A vocal critic of controversial oil and gas drilling techniques, like fracking and acidization, was no fan of the California law passed last year that favored monitoring over a moratorium, and now says energy companies have committed more than 100 violations of its disclosure requirements.
No report was filed with the state on at least 47 fracking jobs in Southern California during the first two months of the year, the group alleged. Those reports are required to be filed with the state Division of Oil, Gas and Geothermal Resources within 60 days of fracking.
Dozens more were posted late, and only then after the center notified the state of the lapses. Other reports were missing information about the chemicals used in the fracking and where the fracking waste water was disposed of. That information is critical and was at the heart of complaints by critics that monitoring is ineffective if it fails to identify all the chemicals used.
Oil and gas companies maintain that the toxic brew of chemicals that is injected into the ground, with enormous amounts of water under high pressure, to break up rock formations is a trade secret and should remain so. Techniques like fracking and acid stimulation, which injects large amounts of hydrochloric or hydrofluoric acid into wells to dissolve rock formations, are used to reach deposits out of reach via conventional drilling.
Much, but not all, of the waste water resulting from the drilling is then re-injected into a separate well. Or, at least, it's supposed to be. The center noted that one oil company in Kern County was recently fined for dumping the wastewater in an unlined pit.
Fifty-seven required notices of acidization in Los Angeles and Orange counties were also missing from the state's website, the center said. The South Coast Air Quality Management District (AQMD) had reports of 51 instances in the two counties of gravel packing, another well stimulation technique that uses toxic chemicals, but those were also missing from the state website.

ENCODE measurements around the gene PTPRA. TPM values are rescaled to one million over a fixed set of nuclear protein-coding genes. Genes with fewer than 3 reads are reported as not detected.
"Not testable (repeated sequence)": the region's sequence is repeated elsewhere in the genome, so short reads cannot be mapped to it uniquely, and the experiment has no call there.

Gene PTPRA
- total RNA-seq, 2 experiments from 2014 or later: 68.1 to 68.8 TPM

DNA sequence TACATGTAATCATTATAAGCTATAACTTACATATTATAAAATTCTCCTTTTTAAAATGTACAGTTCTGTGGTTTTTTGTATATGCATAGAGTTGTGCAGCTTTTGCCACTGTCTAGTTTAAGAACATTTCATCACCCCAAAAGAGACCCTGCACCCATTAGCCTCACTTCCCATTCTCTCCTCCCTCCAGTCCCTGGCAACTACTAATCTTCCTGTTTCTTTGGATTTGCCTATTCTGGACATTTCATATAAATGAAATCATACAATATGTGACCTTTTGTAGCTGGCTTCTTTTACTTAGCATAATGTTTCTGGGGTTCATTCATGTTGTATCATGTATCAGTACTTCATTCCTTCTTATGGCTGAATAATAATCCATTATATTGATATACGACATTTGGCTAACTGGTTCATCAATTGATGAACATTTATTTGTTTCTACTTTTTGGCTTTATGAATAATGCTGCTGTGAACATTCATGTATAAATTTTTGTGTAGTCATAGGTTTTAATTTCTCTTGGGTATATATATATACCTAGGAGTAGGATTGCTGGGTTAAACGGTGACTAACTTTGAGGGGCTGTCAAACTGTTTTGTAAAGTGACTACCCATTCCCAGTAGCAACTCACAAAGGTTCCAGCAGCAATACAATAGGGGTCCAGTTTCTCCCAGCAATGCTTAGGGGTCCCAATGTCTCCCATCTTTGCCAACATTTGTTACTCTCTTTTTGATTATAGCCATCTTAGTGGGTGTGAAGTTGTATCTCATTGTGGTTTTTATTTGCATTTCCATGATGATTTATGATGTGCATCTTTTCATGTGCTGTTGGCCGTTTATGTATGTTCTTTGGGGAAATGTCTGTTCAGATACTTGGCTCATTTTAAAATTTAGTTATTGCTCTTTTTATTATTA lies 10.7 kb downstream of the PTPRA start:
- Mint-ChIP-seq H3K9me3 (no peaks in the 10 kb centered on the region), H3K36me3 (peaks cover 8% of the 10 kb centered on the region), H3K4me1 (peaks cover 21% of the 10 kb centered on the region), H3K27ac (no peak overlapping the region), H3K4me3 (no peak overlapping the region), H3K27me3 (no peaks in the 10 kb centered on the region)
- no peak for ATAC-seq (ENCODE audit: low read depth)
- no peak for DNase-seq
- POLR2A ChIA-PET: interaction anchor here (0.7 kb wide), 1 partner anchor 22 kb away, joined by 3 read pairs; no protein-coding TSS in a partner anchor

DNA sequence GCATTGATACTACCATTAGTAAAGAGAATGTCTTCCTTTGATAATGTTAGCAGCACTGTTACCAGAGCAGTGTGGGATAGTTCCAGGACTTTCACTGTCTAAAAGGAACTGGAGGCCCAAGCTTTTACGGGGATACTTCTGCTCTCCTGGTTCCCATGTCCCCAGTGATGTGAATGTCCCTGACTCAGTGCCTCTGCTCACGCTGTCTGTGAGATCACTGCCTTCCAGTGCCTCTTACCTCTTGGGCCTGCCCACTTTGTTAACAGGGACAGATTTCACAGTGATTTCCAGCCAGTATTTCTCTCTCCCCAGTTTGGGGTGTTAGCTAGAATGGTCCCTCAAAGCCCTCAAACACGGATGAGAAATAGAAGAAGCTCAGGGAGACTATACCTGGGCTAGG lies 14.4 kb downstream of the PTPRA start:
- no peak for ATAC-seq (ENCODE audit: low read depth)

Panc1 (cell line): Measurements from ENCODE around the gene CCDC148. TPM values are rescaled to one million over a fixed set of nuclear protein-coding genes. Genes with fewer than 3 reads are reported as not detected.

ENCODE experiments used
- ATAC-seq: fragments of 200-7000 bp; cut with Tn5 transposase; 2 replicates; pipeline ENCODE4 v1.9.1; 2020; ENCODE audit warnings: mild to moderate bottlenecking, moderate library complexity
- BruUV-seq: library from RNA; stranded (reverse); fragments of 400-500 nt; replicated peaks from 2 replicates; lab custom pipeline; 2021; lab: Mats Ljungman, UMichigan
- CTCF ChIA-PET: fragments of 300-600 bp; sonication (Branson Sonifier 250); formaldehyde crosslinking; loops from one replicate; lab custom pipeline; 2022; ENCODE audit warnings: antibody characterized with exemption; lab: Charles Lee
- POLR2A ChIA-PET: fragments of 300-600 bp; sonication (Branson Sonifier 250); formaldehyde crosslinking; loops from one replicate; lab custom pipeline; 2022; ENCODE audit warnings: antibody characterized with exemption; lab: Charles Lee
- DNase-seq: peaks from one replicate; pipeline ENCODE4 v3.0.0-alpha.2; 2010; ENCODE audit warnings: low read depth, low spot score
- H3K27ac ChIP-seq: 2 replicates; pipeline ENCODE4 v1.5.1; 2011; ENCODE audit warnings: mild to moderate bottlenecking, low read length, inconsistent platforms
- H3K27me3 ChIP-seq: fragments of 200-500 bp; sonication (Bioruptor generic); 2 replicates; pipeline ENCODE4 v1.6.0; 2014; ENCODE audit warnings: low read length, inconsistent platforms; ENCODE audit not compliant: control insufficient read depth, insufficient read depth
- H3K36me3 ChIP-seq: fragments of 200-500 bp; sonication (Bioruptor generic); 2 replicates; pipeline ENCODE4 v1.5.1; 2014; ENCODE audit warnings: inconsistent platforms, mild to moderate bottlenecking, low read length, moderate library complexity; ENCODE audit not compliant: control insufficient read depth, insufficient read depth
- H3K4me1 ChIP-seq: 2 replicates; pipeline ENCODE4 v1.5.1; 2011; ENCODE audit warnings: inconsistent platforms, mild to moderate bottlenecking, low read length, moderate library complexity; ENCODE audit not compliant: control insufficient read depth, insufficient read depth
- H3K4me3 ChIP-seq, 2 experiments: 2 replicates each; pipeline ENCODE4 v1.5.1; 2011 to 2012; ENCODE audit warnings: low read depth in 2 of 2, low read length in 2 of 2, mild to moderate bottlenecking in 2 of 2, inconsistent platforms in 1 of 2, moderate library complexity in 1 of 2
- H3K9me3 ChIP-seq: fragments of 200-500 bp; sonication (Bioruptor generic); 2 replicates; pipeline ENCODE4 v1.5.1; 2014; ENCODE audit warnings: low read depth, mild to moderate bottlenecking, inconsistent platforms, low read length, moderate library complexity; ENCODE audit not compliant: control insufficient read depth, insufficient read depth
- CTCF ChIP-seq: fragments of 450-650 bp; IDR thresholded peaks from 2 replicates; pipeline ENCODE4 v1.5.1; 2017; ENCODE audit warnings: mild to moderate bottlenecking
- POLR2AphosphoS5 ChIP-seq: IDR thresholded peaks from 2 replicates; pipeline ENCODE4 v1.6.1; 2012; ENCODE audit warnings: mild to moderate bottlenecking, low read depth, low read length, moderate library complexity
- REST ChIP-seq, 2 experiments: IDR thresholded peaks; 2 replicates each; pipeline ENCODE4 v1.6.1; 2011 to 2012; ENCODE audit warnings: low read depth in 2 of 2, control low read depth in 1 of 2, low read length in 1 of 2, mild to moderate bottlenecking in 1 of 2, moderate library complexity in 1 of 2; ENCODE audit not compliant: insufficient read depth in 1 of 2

“These regulatory failures are another reminder of the urgent need to halt fracking to protect our air and water from contamination,” center attorney Hollin Kretzmann said.
Legislation to do just that, Senate Bill 1132, passed the Senate Environmental Quality Committee on Wednesday. It prohibits further well stimulation with a moratorium until a study is complete. Fracking has been linked to groundwater contamination, air pollution, releases of methane gas, micro-earthquakes and sinkholes. The deadline for the study is June 30, 2016.
Fracking and acid jobs, despite being around for decades, were not regulated in California at all until Senate Bill 4 was passed last September. Regulation became more imperative when new science and technology facilitated a rebirth of the state's oil and gas industry, reviving abandoned wells and dangling the possibility that 15.3 billion barrels of oil could be tapped in the state's Monterey Shale.
Many environmentalists were reluctantly supportive of the legislation but became apoplectic when last-minute amendments watered down reporting requirements and pretty much allowed business as usual until an environmental report is put together—in July 2015.
Senate Bill 4's supporters acknowledged many of its limitations at its time of passage, but emphasized that at least drillers would now be required to file reports with the state on their well-stimulation activities. One small step may have gotten a tad smaller.